53:44 then he is going to
resist that idea.
  
53:46 K: Of course, of course.
Therefore he has to understand
  
53:52 what his mind has created,
 
53:56 therefore he has to
understand himself.
  
53:59 A: So he starts observing
himself.
  
54:01 K: Himself, which is the world.
 
54:04 A: Yes. Not learning five
languages to be able to...
  
54:07 K: Oh, for God's sake, no, no.
 
54:10 Or going to schools where
you learn sensitivity
  
54:13 and all that rubbish.
 
54:16 A: The point that you are making,
it seems to me,
  
54:20 is made also by the great
Danish thinker, Kirkegaard,
  
54:25 who lived a very trying life
in his own community,
  
54:31 because he was asking them,
it seems to me,
  
54:33 to undertake
what you are saying.
  
54:36 He was saying, 'Look,
if I go to seminary
  
54:39 and I try to understand
what Christianity is
  
54:42 by studying it myself,
 
54:44 then what I am doing is
appropriating something here,
  
54:48 but then when do I know
when I have appropriated it fully.
  
54:52 I shall never know that point,
 
54:54 therefore I shall
forever appropriate it
  
54:56 and never do anything
about it as such
  
55:00 as a subject.
 
55:02 The person
who must risk the deed,
  
55:05 not the utterance
 
55:07 - what someone
has said before -
  
55:08 or not simply thinking through
 
55:10 what someone
has thought before,
  
55:12 but actually embodying
 
55:15 the meaning through
the observation of myself
  
55:19 in relation to that. K: Quite, quite.
 
55:20 A: And that has always seemed
to me a very profound insight.
  
55:25 But one of the ironies
of that is, of course,
  
55:28 in the Academy we have an
endless proliferation of studies,
  
55:34 in which scholars
have learned Danish
  
55:36 in order to understand
Kirkegaard. K: Oh no.
  
55:40 A: And what they are doing
is to a large extent,
  
55:43 if I haven't misjudged the
spirit of much that I have read,
  
55:48 is simply perpetuate the very thing
he said should be cut.
  
55:56 I do have this very
strong feeling that
  
56:00 profound change would
take place in the Academy,
  
56:03 of which
you know I am a member,
  
56:05 if the teacher were not only
 
56:14 to grasp this
that you have said,
  
56:17 but take the risk
of acting on it.
  
56:21 Since if it isn't acted on,
 
56:22 if I've understood you correctly,
 
56:24 we are back again
where we were.
  
56:27 We have toyed with the idea
 
56:29 of being
valiant and courageous,
  
56:31 but then we have
to think about
  
56:33 of what is involved
before we do,
  
56:34 and then we don't do.
K: Quite.
  
56:36 A: We think and don't do.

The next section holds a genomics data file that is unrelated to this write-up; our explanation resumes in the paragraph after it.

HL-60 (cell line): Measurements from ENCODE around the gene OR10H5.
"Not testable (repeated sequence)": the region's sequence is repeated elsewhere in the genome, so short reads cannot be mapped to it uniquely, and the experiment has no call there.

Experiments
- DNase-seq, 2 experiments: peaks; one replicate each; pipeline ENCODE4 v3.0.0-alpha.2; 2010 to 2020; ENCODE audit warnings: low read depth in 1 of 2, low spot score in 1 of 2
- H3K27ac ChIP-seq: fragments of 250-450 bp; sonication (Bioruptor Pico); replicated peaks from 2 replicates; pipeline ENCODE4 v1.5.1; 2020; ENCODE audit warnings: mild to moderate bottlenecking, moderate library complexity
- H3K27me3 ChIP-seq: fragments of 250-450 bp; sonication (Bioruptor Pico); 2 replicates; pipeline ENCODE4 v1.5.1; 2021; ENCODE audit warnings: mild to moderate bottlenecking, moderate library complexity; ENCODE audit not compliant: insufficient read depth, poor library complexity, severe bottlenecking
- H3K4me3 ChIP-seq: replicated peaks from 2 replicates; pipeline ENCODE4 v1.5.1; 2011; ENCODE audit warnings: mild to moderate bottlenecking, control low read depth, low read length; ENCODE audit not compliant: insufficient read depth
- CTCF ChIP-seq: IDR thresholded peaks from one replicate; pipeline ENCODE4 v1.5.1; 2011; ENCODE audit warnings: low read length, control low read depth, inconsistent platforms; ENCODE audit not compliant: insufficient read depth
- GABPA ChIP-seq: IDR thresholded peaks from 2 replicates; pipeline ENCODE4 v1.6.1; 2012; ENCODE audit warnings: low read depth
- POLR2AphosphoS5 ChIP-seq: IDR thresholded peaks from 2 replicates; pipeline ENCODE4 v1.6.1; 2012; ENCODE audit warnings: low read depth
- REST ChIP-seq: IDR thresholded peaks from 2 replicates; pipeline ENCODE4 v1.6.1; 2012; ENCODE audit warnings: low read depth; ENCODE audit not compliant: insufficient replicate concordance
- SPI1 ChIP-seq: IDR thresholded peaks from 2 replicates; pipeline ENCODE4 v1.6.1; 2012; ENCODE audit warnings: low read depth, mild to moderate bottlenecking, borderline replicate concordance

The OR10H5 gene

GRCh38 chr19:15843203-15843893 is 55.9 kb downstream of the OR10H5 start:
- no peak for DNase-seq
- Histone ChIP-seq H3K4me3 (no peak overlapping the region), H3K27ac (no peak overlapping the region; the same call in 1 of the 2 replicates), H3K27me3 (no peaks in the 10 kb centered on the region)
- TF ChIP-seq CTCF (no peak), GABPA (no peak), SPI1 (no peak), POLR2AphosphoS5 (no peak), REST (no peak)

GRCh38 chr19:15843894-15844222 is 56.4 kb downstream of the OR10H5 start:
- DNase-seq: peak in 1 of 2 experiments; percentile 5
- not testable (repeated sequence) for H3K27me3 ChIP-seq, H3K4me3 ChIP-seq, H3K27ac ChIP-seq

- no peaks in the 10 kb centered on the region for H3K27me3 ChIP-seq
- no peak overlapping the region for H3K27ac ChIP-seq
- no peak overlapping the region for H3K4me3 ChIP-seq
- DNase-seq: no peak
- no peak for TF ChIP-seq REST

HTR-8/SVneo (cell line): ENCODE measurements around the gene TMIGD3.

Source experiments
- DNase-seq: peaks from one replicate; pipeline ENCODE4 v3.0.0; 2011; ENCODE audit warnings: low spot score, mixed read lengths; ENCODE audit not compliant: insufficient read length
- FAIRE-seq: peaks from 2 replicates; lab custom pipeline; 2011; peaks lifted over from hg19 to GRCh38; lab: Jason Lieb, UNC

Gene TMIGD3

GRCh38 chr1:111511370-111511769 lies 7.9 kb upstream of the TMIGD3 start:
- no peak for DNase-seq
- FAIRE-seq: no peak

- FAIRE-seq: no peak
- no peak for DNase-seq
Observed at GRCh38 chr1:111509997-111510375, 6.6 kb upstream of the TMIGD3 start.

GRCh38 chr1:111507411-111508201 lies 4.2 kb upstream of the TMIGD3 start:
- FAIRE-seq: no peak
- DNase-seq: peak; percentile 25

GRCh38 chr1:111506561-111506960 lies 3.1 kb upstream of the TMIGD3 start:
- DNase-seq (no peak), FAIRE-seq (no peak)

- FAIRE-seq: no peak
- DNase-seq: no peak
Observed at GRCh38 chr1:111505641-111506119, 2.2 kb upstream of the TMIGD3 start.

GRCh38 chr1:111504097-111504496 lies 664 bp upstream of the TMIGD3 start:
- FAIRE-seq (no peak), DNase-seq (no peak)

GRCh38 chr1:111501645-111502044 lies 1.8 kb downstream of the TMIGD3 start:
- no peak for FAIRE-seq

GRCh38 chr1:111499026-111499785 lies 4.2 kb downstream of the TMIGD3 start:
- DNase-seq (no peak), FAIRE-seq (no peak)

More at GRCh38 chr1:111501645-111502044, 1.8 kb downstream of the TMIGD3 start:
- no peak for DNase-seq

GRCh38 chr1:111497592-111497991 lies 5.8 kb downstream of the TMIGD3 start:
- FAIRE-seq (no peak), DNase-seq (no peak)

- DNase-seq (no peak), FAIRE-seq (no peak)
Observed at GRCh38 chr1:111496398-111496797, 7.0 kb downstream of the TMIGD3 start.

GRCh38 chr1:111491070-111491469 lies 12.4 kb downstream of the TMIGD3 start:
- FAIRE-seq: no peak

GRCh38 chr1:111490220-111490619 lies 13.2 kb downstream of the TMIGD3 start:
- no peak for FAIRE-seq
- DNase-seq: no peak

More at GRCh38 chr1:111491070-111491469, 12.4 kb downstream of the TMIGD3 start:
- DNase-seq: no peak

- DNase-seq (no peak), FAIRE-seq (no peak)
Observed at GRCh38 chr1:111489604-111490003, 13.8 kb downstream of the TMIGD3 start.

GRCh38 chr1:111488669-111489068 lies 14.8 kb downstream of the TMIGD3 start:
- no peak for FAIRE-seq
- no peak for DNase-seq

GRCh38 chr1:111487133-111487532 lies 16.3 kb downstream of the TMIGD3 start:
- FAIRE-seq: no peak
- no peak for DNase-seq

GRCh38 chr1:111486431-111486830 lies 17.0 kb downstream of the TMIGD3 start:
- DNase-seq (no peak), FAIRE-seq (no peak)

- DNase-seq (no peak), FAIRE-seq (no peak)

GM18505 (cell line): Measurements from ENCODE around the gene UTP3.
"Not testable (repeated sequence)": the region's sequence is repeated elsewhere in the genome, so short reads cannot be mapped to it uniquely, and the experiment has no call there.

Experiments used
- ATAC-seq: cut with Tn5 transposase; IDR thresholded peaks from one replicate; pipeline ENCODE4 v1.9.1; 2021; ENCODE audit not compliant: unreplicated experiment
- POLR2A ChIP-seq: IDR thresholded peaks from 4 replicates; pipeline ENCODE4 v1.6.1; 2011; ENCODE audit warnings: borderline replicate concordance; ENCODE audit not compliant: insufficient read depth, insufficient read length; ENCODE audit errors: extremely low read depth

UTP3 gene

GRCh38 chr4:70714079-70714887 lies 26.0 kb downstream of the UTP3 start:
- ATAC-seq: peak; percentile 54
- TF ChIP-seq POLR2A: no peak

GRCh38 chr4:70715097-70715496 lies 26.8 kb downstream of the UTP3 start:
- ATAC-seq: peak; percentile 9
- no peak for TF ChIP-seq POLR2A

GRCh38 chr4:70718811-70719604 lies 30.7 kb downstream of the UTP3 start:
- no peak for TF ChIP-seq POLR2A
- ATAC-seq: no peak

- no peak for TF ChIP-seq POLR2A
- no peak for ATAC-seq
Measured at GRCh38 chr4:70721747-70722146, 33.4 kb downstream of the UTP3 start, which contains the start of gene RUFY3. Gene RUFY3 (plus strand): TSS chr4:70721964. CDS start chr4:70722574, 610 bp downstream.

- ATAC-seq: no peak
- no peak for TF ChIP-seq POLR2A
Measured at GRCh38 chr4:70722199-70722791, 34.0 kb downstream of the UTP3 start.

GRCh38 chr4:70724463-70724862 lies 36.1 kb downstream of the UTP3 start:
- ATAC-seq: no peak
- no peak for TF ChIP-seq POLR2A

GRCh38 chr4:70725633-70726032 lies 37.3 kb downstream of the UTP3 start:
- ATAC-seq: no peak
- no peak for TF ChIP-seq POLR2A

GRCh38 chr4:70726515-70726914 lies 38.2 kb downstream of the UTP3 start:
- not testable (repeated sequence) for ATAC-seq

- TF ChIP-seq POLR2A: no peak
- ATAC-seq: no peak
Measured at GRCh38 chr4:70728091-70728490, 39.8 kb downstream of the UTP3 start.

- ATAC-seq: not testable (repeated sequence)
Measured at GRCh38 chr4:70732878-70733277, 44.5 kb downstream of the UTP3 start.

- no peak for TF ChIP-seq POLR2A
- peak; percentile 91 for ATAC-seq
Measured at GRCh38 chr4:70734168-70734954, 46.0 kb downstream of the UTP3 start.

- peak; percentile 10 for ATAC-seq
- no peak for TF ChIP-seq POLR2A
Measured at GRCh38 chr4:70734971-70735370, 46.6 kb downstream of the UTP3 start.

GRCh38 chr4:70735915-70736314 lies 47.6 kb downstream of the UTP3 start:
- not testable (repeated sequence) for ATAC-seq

K: Therefore, sir,
  
56:38 the word is not the thing.
 
56:40 The description is
not the described,
  
56:43 and if you are not concerned
with the description,
  
56:46 but only with the thing, 'what is',
 
56:50 then we have to do something.
 
56:52 When you are confronted
with 'what is' you act,
  
56:56 but when you are
concerned with theories
  
56:58 and speculations and beliefs,
 
56:59 you never act.
 
57:01 A: So there isn't any hope
for this transformation,
  
57:03 if I have understood
you correctly, if
  
57:06 I should think to myself that
this just sounds marvellous:
  
57:10 I am the world
and the world is me,
  
57:12 while I go on thinking
 
57:14 that the description
is the described.
  
57:17 There is no hope.
 
57:18 So we are speaking
about a disease over here,
  
57:21 and we are speaking
about something
  
57:22 that has been stated
as the case,
  
57:26 and if I take what has
been stated as the case
  
57:29 as 'the case',
 
57:31 then I am thinking that the
description is the described.
  
57:34 K: Of course.
A: And I never get out.
  
57:36 K: Sir, it is like
a man who is hungry.
  
57:40 Any amount of description
of the right kind of food
  
57:44 will never satisfy him.
He is hungry, he wants food.
  
57:50 So all this implies,
doesn't it, sir,
  
57:56 several things.
 
57:58 First, can there be
freedom from knowledge
  
58:02 - and knowledge has its place -
 
58:07 can there be freedom
 
58:12 from the tradition as knowledge.
 
58:16 A: From the tradition
as knowledge, yes.
  
58:19 K: Can there be freedom from
 
58:22 this separative outlook:
me and you,
  
58:27 we and they, Christian,
and all this divisive
  
58:33 attitude or activity in life.
 
58:36 Those are the problems
we have to...
  
58:39 A: That's what we must attend to
 
58:42 as we move through our dialogues.
 
58:44 K: So, first, can the mind
be free from the known,
  
58:52 and not verbally, but actually?
A: But actually.
  
58:57 K: I can speculate about
 
58:58 what is freedom,
and all the rest of it,
  
59:00 but see the necessity,
the importance
  
59:05 that there must be
freedom from the known,
  
59:08 otherwise
life becomes repetitive,
  
59:10 a continuous
superficial scratching.
  
59:15 It has no meaning.
A: Of course.
  
59:18 In our next conversation together
 
59:21 I hope we can begin
where we have just left off.